In particular, first line supervisors have their own set of gripes over the job evaluation process. They see the process as inflexible. They often view the position description as a document that reflects “the past.” Supervisors are told to be proactive and take the initiative, and excellent supervisors will do whatever it takes to achieve the mission and be successful. They will not be constrained by a document “issued by Human Resources.” Furthermore, a supervisor is frustrated when he or she has an employee who can do more and excel beyond what is prescribed in the position description, but the supervisor has been cautioned by HR that employees cannot be assigned tasks and responsibilities “outside” their position description.
The entire job evaluation process seems counter-intuitive to the quick response needed in today’s business and government environment. Often supervisors must adapt to technological changes and workload shifts, so they must change how the work is done and who does what. Changes creates uncertainty. Questions arise. Is an increase in workload or the need to use a “new” query system impactive on the worth of a position? A supervisor might think so. For example, a change from “paper” reporting to on-line exception reporting might be a big change for a work unit, but such a change does not really impact “the difficulty factor” of positions enough to warrant a change in points and therefore, a change in salary. Furthermore, the job evaluation process is slow to react to such shifts. The Federal GS classification system, for years, has been criticized for being ponderous, bureaucratic, and static.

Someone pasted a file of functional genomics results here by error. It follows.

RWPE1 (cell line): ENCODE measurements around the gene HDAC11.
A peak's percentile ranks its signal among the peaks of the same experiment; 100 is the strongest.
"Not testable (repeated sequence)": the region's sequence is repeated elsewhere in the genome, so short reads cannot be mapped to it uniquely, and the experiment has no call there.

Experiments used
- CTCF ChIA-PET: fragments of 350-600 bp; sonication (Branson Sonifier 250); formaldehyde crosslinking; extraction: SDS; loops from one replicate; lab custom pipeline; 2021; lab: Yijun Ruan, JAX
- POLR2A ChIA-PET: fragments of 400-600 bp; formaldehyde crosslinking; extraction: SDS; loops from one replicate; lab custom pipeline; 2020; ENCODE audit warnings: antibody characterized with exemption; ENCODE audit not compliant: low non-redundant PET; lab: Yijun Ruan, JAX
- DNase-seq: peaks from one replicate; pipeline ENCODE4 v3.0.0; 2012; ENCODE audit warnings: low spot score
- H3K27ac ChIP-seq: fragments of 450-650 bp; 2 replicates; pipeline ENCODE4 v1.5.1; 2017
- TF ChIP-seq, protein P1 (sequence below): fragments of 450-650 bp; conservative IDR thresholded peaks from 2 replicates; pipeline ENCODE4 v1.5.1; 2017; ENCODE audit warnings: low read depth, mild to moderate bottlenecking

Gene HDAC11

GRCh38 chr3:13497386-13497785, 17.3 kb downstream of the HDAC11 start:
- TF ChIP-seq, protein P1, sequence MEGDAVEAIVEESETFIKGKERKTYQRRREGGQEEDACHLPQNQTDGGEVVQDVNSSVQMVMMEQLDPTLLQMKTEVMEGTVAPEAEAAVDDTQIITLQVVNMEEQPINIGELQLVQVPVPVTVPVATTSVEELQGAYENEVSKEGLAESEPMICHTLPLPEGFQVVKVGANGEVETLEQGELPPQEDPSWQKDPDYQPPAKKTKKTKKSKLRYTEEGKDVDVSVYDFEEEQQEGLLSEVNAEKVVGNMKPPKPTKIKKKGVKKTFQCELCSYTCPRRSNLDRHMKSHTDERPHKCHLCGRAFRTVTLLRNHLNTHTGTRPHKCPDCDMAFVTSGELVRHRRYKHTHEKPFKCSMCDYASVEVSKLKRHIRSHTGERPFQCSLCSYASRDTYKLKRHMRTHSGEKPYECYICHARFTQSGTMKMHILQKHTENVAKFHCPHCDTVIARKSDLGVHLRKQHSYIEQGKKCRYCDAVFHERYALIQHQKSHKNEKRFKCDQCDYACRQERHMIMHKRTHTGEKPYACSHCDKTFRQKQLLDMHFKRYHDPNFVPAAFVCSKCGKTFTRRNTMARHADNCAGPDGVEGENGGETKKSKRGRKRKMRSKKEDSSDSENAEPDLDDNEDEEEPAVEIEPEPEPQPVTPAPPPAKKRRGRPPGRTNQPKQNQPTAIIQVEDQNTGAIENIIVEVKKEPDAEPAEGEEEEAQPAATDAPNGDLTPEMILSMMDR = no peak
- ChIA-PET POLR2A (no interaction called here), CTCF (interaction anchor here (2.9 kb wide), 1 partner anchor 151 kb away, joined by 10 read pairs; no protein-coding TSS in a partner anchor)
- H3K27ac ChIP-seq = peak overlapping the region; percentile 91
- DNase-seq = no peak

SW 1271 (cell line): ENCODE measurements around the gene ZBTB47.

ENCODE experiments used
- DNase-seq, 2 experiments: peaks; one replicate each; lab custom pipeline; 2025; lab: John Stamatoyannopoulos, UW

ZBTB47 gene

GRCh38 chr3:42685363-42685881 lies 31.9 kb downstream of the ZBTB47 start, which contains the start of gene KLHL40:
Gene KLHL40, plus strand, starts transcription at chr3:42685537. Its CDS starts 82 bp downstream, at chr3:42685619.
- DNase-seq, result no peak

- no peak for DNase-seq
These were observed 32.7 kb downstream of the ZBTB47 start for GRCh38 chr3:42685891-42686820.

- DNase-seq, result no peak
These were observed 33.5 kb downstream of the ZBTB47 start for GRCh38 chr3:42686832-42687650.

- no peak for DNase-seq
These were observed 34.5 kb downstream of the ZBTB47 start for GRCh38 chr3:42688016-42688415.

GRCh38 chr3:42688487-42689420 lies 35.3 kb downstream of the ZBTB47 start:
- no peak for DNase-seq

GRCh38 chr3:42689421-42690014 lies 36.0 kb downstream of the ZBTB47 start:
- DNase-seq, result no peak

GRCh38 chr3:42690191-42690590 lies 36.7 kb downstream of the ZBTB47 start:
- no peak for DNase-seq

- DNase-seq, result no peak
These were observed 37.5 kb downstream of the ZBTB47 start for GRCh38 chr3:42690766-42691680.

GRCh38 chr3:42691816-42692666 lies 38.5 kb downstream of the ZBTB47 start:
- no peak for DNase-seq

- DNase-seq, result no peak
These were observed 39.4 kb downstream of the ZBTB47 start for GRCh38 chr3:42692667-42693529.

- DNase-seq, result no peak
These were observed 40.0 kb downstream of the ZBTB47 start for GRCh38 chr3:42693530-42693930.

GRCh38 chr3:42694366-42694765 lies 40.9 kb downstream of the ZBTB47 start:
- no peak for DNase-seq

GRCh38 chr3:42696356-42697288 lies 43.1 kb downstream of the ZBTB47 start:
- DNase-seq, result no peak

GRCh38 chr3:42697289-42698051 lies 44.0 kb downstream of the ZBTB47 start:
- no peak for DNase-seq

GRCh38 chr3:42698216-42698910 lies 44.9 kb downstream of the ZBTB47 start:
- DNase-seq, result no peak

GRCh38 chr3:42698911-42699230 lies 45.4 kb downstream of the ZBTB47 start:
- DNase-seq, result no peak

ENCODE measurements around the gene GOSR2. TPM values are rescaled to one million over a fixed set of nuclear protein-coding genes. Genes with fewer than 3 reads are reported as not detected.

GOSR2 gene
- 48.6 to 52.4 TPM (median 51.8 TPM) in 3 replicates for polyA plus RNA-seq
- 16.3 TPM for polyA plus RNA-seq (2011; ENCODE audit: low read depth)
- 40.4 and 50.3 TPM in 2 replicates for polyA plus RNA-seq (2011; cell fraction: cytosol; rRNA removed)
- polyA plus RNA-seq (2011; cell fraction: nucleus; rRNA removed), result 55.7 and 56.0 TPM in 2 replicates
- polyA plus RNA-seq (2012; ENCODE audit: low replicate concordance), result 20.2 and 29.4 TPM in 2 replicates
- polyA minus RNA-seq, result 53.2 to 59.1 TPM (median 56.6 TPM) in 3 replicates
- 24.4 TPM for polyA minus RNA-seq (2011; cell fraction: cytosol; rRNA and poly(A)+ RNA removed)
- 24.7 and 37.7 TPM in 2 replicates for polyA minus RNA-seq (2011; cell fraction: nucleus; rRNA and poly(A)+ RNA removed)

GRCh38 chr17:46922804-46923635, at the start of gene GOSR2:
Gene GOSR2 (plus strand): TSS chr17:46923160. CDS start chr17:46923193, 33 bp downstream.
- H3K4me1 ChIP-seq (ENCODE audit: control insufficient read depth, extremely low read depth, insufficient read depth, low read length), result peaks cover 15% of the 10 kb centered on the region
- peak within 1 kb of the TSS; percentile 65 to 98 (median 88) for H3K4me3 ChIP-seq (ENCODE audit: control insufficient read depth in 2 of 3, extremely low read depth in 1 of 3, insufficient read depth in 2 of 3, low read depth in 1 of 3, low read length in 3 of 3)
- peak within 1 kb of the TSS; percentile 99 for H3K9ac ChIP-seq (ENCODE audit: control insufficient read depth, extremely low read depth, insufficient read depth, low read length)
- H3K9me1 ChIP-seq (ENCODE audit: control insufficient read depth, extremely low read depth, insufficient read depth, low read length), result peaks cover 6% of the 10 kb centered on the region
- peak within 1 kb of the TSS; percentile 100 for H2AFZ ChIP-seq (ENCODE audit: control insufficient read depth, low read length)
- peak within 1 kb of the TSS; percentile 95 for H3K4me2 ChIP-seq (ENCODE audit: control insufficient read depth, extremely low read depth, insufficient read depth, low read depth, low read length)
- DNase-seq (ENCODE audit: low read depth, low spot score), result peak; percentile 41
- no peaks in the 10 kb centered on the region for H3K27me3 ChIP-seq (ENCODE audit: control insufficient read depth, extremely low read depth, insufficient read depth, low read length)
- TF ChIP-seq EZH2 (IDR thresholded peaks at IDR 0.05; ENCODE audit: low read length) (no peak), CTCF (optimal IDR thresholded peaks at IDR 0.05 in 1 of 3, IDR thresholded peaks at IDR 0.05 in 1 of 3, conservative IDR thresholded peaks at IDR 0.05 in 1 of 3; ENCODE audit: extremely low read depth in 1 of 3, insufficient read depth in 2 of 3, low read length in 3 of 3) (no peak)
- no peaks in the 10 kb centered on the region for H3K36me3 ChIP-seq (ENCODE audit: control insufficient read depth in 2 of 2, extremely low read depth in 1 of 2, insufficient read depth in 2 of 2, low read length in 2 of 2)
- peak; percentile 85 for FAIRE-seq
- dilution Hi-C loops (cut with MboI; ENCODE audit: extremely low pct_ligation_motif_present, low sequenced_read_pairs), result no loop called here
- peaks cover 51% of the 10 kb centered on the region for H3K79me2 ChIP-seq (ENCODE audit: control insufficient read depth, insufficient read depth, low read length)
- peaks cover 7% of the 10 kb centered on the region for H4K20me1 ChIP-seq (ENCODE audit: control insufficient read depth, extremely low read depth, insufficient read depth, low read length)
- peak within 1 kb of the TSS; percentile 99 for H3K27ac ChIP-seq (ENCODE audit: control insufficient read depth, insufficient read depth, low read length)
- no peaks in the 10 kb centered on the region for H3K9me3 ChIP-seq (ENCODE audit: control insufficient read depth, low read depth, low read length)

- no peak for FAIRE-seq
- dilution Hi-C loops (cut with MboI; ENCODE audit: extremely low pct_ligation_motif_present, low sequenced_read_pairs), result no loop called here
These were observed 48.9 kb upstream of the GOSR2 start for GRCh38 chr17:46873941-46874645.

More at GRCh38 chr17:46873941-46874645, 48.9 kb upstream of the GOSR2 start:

Employees also see little value in the job evaluation system. The eager, new employee will read his/her position description and consider that to excel, he/she needs to work beyond what is in the position description. Sometimes the reality is that these “go-getters” with initiative are given “higher level” assignments still at a lower salary level, while other, higher salaried “poor performers” continue to receive their pay and are spared the more complex assignments. Or, employees with initiative and capabilities are told they cannot be assigned such work because their position description prohibits such assignments. In either case, employees are skeptical that the job evaluation process is a good thing. Some “go-getters” might see the process as part of government’s inflexibility and a management process that fosters the status quo.
Middle and executive management see a value of the process, primarily as a lid against rising labor costs; however, they too will sometimes view the process as ponderous and narrow-minded in meeting the changing demands of the marketplace or public sector. Human resources and the job analyst will seem to be the roadblock or the long straw in the change or strategic process. The job evaluation process operates not with a sense of urgency but rather as a brake on innovation and expediency.
Watch for Part 2 of this article (It Isn’t Pay, But it Can Uncover Skeletons) to post this Thursday, February 16th.
Don Busi is currently a part-time instructor at a local two-year college near Cleveland, OH. A retired Department of Defense and Office of Personnel Management (US CSC) employee: 20 years in financial management and 10 years in personnel management. Served as chief, classification and pay for 5 years in Cleveland with the DoD. Email: [email protected]